Last year, Facebook started offering a business solution called, Workplace by Facebook. It’s a variation of the social network of the same name, but for use in the office. Companies can easily register, calculate costs, and quickly get up and running.
But what does the term “workplace” really mean in this case? What does Workplace by Facebook (referred to as Workplace hereafter) actually offer companies? In part one, we were concerned with these questions:
- Architecture and pricing: Workplace is appropriately priced and can be implemented quickly.
- Administration: The administration is clearly arranged and understandable, even for those without IT backgrounds. At the same time, there’s clearly a limited set of functions, through which only a few parameters are configurable.
- Communication: Workplace offers an accommodating set of communication functions which are familiar to Facebook users. The options are cut and dried, and work smoothly on mobile apps everywhere.
- Documents & files: Working with documents & files is much like working with them on Facebook. Documents (with the exception of notes) can only be uploaded or downloaded.
- Ease of operation: Overall, Workplace is very easy to operate. The tried-and-true experience with Facebook, along with meeting private customers’ needs, has clearly paid off.
In this part, we’ll be discussing the editor, community interaction, office and collaboration, as well as organizational communication. Afterwards, I’ll explain my conclusion about Workplace, what it’s really good for, and what its weaknesses are. I’ll also clarify the role of Intranet Compass.
How well does the editor handle content creation and editing?
The editor in Workplace is much like the one in Facebook. Users can mention their coworkers or groups by using the @ symbol and typing in the suggested name. Embedding videos from popular platforms is also easy, as they get displayed under the written content with a corresponding link. The editor works seamlessly and reliably on all platforms, including on mobile devices.
Other features, such as those needed for content creation and maintenance are not included. Additionally, layout editing (e.g. for different content types) isn’t supported. Tables and document previews embedded in content, like WYSIWYG, are also lacking (except for the limited ones in notes).
The editor is simple, yet it impresses with its reliability and choice of available functions. However, it doesn’t allow for rich and extensive content (such as tables).
Interaction and community
How does Workplace support internal communication, along with the interaction between its members and communities?
I was especially excited about the employee profiles and the way the organization is displayed. Profiles are completely independent of Facebook, but they’re significantly reduced in comparison. Attributes like interests are not included. As an employee, you can type in your position, department, who your superiors are and your reporting path. But clicking or searching (for example, who works in Department A? Who reports everything to Mr. Meyer?) doesn’t work. Only group subscriptions and memberships are displayed.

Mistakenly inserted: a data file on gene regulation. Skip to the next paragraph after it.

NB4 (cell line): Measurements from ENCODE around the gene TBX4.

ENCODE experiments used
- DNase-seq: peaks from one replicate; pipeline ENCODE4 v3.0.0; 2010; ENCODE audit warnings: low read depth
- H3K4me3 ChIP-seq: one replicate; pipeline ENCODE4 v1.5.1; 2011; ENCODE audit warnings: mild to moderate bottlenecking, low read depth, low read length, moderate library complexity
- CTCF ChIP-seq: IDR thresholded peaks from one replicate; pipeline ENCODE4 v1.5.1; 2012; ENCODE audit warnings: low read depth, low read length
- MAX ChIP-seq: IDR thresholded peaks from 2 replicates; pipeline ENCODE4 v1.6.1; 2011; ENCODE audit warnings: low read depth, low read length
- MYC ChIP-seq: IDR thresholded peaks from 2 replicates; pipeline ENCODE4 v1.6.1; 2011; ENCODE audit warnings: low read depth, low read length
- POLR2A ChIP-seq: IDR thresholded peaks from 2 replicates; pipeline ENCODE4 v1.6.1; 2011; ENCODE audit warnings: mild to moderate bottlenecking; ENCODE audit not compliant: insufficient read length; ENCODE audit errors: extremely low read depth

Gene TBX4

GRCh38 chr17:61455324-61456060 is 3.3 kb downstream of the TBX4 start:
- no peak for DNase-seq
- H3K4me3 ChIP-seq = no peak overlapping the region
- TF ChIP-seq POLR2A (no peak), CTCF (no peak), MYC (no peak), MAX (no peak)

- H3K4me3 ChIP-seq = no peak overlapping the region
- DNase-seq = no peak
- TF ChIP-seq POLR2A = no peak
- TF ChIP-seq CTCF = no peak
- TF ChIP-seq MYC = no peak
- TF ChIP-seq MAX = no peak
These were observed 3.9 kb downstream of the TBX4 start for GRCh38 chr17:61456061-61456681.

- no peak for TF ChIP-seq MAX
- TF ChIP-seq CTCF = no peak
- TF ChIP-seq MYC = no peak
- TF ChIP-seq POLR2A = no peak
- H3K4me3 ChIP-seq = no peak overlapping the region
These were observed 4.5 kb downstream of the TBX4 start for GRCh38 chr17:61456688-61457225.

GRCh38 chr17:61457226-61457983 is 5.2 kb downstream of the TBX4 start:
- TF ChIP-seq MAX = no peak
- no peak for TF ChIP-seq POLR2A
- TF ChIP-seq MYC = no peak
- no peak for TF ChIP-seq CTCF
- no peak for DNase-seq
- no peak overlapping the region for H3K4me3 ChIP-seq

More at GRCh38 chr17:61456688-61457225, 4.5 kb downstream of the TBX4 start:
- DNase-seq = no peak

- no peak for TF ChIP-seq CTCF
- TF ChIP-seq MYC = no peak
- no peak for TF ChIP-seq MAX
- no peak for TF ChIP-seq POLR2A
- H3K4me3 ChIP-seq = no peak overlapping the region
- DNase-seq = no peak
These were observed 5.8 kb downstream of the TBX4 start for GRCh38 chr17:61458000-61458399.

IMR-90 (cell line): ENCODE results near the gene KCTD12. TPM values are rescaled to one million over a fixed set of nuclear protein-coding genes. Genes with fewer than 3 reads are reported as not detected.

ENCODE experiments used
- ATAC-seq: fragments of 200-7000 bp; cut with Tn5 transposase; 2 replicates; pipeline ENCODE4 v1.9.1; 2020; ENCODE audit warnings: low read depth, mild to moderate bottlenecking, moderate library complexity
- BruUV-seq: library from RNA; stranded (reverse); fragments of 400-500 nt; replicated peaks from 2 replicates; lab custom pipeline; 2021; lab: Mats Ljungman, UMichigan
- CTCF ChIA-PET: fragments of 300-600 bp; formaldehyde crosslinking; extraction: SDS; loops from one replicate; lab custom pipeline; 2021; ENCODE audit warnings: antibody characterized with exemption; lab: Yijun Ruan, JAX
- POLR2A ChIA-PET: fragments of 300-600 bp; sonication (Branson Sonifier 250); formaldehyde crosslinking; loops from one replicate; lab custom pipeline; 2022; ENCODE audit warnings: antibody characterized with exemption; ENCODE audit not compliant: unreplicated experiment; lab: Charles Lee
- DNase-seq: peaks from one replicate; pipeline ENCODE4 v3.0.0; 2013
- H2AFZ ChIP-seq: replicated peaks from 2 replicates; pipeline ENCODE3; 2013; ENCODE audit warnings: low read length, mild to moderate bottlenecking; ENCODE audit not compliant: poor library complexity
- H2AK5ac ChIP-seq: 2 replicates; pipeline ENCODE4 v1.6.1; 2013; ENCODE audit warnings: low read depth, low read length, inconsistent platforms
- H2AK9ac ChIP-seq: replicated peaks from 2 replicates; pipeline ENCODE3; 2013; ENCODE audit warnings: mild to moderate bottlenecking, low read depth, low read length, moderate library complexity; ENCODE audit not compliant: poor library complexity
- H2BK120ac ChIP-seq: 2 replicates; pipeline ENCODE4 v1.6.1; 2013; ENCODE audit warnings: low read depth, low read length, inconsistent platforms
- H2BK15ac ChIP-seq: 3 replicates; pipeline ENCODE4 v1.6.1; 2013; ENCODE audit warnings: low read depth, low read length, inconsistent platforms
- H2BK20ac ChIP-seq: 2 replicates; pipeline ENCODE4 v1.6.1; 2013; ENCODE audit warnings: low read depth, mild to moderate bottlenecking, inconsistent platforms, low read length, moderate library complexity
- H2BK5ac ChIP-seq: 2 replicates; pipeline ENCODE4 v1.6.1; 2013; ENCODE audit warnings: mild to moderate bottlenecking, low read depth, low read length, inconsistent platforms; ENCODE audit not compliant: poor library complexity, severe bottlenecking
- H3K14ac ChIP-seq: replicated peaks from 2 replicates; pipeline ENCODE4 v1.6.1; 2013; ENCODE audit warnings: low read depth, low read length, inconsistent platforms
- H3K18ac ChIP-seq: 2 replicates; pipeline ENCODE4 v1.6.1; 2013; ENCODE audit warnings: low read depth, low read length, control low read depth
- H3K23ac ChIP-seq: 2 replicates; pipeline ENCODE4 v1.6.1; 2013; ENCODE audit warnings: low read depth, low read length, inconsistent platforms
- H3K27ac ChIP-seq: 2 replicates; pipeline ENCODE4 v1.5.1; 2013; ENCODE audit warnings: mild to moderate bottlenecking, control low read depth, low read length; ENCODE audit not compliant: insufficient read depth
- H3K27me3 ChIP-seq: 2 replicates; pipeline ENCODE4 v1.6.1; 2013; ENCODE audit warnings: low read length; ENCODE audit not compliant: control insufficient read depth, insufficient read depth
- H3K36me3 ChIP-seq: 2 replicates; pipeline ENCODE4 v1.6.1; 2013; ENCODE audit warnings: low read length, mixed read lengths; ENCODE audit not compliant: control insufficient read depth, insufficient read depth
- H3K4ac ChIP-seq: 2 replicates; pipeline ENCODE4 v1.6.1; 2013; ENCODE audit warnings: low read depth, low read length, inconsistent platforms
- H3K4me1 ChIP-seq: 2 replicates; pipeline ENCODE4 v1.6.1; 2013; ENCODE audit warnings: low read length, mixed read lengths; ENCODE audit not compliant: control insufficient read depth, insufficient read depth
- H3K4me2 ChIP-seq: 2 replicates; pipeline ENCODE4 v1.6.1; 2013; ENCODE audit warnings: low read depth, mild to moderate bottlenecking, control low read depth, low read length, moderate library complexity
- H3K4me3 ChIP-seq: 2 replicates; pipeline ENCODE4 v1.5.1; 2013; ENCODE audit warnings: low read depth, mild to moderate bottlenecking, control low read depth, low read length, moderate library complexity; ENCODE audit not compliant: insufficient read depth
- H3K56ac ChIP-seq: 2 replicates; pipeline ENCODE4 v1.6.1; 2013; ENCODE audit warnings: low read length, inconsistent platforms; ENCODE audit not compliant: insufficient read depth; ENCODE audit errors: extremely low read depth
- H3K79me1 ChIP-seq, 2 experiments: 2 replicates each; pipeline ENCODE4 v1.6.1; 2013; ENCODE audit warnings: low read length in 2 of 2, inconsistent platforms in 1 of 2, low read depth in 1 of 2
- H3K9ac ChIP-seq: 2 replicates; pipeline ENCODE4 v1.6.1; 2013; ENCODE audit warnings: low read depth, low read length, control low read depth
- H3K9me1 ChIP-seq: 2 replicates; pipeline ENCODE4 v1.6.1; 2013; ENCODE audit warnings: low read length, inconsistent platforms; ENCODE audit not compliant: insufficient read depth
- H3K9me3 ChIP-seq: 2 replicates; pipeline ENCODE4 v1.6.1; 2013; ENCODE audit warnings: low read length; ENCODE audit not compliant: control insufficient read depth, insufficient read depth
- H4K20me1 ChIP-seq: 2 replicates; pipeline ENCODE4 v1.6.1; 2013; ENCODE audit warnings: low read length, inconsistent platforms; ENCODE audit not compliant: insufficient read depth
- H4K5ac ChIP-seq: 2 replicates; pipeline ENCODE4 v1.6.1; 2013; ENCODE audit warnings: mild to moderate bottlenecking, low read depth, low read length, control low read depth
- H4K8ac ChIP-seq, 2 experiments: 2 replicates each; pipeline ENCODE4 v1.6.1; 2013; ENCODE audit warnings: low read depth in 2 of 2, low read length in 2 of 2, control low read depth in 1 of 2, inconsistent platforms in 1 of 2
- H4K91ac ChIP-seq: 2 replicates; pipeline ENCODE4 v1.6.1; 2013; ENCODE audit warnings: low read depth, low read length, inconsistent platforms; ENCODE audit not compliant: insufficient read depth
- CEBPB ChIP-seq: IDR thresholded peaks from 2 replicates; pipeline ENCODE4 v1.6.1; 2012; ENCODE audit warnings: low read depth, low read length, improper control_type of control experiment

Communities are supported through groups. Within each group, there are three “privacy” options (company administrators can see all groups):
- Open: Anyone in the organization can join, or be added or invited by a member.
- Closed: Anyone can send a request to join, or be added or invited by a member.
- Secret: Anyone can join, but they need to be added or invited by a member.
There are five types of groups, through which employees can more easily understand what goes on within each one:
- Teams and Projects
- Open Discussions
- Announcements (department, office or organization)
- Social and More
- Buy and Sell (things posted to bought, sold, or traded)
- Multi-Company (collaboration with people from other companies: this needs to be initiated from an existing Workplace account)
Functionality wise, the group types differ almost completely. What’s important though, is how each group is configured. Here’s where management comes into play: If managers are added to a special entry in the group configuration, all of their team members become group members automatically.
Groups are where the sense of community is fostered, and makes interaction easier via discussions, photos, events, and files.
Office and collaboration
What can Workplace do for classic office organizations regarding collaboration on tasks, topics, and content?
Normal office functions and the ability to collaborate are missing in Workplace. There are no tasks (neither personal nor team/project tasks), no calendars (neither personal nor team), no external access to documents, no online conferencing (for example, the ability to share screens or documents), and no collaborative editing of content/pages (notes can’t even be attached to other content). The familiar Facebook polls are indeed present, but things like idea management are not. “Spaces,” where tasks, calendars, files, information, conferencing around a topic or a task usually appear, are also missing.